Northrop Grumman Technical Services, Inc. v. Dyncorp International LLC, 072817 FED4, 16-1644

Attorney:Catherine Carroll, WILMER CUTLER PICKERING HALE & DORR LLP, Washington, D.C., for Appellant. Attison Leonard Barnes, III, WILEY REIN, LLP, Washington, D.C., for Appellee. William B. Porter, BLANKINGSHIP & KEITH, P.C., Fairfax, Virginia; Edward N. Siskel, Howard M. Shapiro, Madhu Chugh, Jamie S. G...
Judge Panel:Before GREGORY, Chief Judge, and KING and KEENAN, Circuit Judges.
Opinion Judge:BARBARA MILANO KEENAN, Circuit Judge.
Party Name:NORTHROP GRUMMAN TECHNICAL SERVICES, INC., Plaintiff-Appellant, v. DYNCORP INTERNATIONAL LLC, Defendant-Appellee.
Case Date:July 28, 2017
Docket Nº:16-1644
 
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NORTHROP GRUMMAN TECHNICAL SERVICES, INC., Plaintiff-Appellant,

v.

DYNCORP INTERNATIONAL LLC, Defendant-Appellee.

No. 16-1644

United States Court of Appeals, Fourth Circuit

July 28, 2017

          Argued: May 9, 2017

         Appeal from the United States District Court for the Eastern District of Virginia, at Alexandria. James C. Cacheris, Senior District Judge. (1:16-cv-00534-JCC-IDD)

         ARGUED:

          Catherine Carroll, WILMER CUTLER PICKERING HALE & DORR LLP, Washington, D.C., for Appellant.

          Attison Leonard Barnes, III, WILEY REIN, LLP, Washington, D.C., for Appellee.

         ON BRIEF:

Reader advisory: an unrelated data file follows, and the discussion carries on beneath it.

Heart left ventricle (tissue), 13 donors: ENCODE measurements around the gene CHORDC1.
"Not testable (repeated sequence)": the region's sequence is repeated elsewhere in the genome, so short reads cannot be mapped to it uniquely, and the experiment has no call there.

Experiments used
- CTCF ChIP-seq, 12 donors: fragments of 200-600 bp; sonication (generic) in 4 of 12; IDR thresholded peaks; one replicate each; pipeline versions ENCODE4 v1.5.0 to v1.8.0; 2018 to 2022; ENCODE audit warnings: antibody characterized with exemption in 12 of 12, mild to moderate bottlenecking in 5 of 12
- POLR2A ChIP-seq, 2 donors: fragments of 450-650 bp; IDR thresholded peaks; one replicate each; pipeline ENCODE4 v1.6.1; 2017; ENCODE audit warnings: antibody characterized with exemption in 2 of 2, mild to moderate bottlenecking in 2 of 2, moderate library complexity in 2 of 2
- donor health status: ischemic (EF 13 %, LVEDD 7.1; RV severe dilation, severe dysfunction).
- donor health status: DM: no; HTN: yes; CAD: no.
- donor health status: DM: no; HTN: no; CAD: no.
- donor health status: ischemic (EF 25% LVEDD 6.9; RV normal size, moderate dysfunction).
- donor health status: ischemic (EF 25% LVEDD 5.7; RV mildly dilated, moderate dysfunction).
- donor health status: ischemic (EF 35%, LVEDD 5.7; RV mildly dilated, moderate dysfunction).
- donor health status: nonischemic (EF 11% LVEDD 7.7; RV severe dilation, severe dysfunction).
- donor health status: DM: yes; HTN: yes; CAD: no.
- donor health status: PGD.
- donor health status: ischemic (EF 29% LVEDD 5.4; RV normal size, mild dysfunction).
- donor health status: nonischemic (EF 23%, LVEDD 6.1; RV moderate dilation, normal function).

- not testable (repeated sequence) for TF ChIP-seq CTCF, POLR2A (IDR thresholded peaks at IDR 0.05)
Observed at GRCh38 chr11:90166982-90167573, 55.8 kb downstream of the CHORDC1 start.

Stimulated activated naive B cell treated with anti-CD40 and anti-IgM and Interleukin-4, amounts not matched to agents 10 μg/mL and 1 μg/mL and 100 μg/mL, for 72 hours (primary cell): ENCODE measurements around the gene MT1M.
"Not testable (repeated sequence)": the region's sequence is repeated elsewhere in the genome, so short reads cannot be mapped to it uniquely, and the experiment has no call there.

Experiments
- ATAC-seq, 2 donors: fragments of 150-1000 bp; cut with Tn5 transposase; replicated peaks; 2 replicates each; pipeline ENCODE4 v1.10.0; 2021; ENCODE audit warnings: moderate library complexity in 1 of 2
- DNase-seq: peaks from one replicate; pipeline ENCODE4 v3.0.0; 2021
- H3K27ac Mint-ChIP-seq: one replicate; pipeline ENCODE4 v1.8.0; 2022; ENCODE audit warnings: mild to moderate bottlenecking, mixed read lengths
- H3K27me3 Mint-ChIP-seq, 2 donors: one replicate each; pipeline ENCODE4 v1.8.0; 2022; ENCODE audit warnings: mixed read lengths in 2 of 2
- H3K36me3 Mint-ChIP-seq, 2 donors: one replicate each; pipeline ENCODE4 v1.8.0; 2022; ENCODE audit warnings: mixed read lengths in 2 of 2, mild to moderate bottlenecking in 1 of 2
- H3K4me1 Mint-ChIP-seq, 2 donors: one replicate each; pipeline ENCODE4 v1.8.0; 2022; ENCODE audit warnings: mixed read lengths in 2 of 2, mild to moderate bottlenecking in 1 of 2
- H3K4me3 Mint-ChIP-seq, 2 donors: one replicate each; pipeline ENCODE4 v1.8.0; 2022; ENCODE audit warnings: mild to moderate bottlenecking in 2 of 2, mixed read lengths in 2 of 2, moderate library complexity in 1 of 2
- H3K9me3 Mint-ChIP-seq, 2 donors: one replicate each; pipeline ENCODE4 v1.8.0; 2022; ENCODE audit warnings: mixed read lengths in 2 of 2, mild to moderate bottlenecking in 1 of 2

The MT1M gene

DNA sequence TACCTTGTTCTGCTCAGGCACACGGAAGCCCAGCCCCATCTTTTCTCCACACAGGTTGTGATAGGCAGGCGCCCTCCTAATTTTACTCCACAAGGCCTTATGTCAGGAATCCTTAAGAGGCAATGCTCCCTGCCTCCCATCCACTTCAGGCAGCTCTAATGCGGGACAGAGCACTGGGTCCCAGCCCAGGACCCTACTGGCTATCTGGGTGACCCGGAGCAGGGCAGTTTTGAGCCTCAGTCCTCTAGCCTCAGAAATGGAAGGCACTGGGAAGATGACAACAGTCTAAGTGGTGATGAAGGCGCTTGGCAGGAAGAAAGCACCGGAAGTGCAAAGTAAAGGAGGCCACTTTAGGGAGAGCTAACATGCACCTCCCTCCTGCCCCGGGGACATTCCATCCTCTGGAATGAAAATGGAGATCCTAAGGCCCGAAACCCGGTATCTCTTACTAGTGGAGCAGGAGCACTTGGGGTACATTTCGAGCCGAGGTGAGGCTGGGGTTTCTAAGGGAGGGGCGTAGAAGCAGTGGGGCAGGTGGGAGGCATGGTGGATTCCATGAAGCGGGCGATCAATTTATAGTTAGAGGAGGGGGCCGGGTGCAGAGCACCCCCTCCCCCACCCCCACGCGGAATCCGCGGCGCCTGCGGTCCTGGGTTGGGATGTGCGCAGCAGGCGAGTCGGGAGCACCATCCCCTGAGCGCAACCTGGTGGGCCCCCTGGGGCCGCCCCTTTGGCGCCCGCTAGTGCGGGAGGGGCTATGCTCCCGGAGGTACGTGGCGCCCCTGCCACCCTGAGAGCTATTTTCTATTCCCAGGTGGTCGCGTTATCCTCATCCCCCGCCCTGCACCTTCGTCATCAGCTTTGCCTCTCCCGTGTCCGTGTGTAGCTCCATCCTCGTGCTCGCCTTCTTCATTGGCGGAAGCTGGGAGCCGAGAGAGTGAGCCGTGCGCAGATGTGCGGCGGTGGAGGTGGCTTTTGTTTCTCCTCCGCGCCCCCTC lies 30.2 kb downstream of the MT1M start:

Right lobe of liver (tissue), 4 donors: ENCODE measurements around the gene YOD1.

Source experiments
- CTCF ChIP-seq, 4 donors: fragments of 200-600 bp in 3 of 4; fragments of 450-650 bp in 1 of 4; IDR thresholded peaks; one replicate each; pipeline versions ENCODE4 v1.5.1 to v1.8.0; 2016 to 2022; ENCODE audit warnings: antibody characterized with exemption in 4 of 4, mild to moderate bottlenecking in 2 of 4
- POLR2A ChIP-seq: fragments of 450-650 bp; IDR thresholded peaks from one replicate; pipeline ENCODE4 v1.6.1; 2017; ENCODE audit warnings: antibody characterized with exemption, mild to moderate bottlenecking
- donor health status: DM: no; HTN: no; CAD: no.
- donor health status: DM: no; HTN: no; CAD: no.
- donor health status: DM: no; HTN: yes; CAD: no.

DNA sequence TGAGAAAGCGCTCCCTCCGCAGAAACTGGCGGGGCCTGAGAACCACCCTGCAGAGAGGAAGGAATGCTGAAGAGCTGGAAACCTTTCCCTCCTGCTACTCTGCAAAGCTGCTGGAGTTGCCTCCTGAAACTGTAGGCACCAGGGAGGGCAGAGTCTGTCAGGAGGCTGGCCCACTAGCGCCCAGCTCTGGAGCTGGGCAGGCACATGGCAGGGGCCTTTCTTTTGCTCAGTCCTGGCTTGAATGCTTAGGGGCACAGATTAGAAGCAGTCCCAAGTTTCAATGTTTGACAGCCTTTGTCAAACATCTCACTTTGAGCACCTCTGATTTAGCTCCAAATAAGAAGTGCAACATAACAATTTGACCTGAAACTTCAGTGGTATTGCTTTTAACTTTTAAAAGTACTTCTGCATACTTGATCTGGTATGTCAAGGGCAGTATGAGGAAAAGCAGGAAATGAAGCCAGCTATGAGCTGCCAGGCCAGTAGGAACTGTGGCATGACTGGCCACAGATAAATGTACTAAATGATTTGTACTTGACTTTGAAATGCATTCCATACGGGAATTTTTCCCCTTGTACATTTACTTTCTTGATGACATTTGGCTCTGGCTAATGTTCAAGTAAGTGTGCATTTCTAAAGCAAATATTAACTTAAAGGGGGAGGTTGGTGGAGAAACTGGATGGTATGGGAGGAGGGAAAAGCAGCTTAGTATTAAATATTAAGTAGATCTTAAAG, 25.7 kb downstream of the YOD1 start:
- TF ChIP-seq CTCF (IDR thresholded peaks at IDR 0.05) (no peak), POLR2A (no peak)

William B. Porter, BLANKINGSHIP & KEITH, P.C., Fairfax, Virginia; Edward N. Siskel, Howard M. Shapiro, Madhu Chugh, Jamie S. Gorelick, WILMER CUTLER PICKERING HALE & DORR LLP, Washington, D.C., for Appellant.

          Rand L. Allen, Nicole J. Owren-Wiest, Rebecca L. Saitta, WILEY REIN LLP, Washington, D.C.; Richard C. Sullivan, Jr., BEAN KINNEY & KORMAN PC, Arlington, Virginia, for Appellee.

          Before GREGORY, Chief Judge, and KING and KEENAN, Circuit Judges.

          BARBARA MILANO KEENAN, Circuit Judge.

         In 2007, Northrop Grumman entered into a contract with DynCorp, which served as a subcontract for DynCorp to supply personnel in support of Northrop Grumman's performance of a prime contract with the United States Department of Defense. A dispute arose regarding DynCorp's billing practices and, in March 2015, Northrop Grumman filed suit against DynCorp in a Virginia state court seeking to compel DynCorp to provide documentation to substantiate DynCorp's invoices. DynCorp later filed counterclaims against Northrop Grumman based on Northrop Grumman's refusal to pay over $40 million in outstanding invoices.

         After the state case had been pending for over a year, and shortly before trial, Northrop Grumman filed a notice of removal to federal court. Northrop Grumman asserted removal jurisdiction under the federal officer removal statute, 28 U.S.C. § 1442, claiming as a federal defense that the case was unripe and thus should be litigated in a federal forum. The district court granted DynCorp's motion to remand. Among other things, the district court held that the notice of removal was untimely, and that Northrop Grumman had waived any right to removal.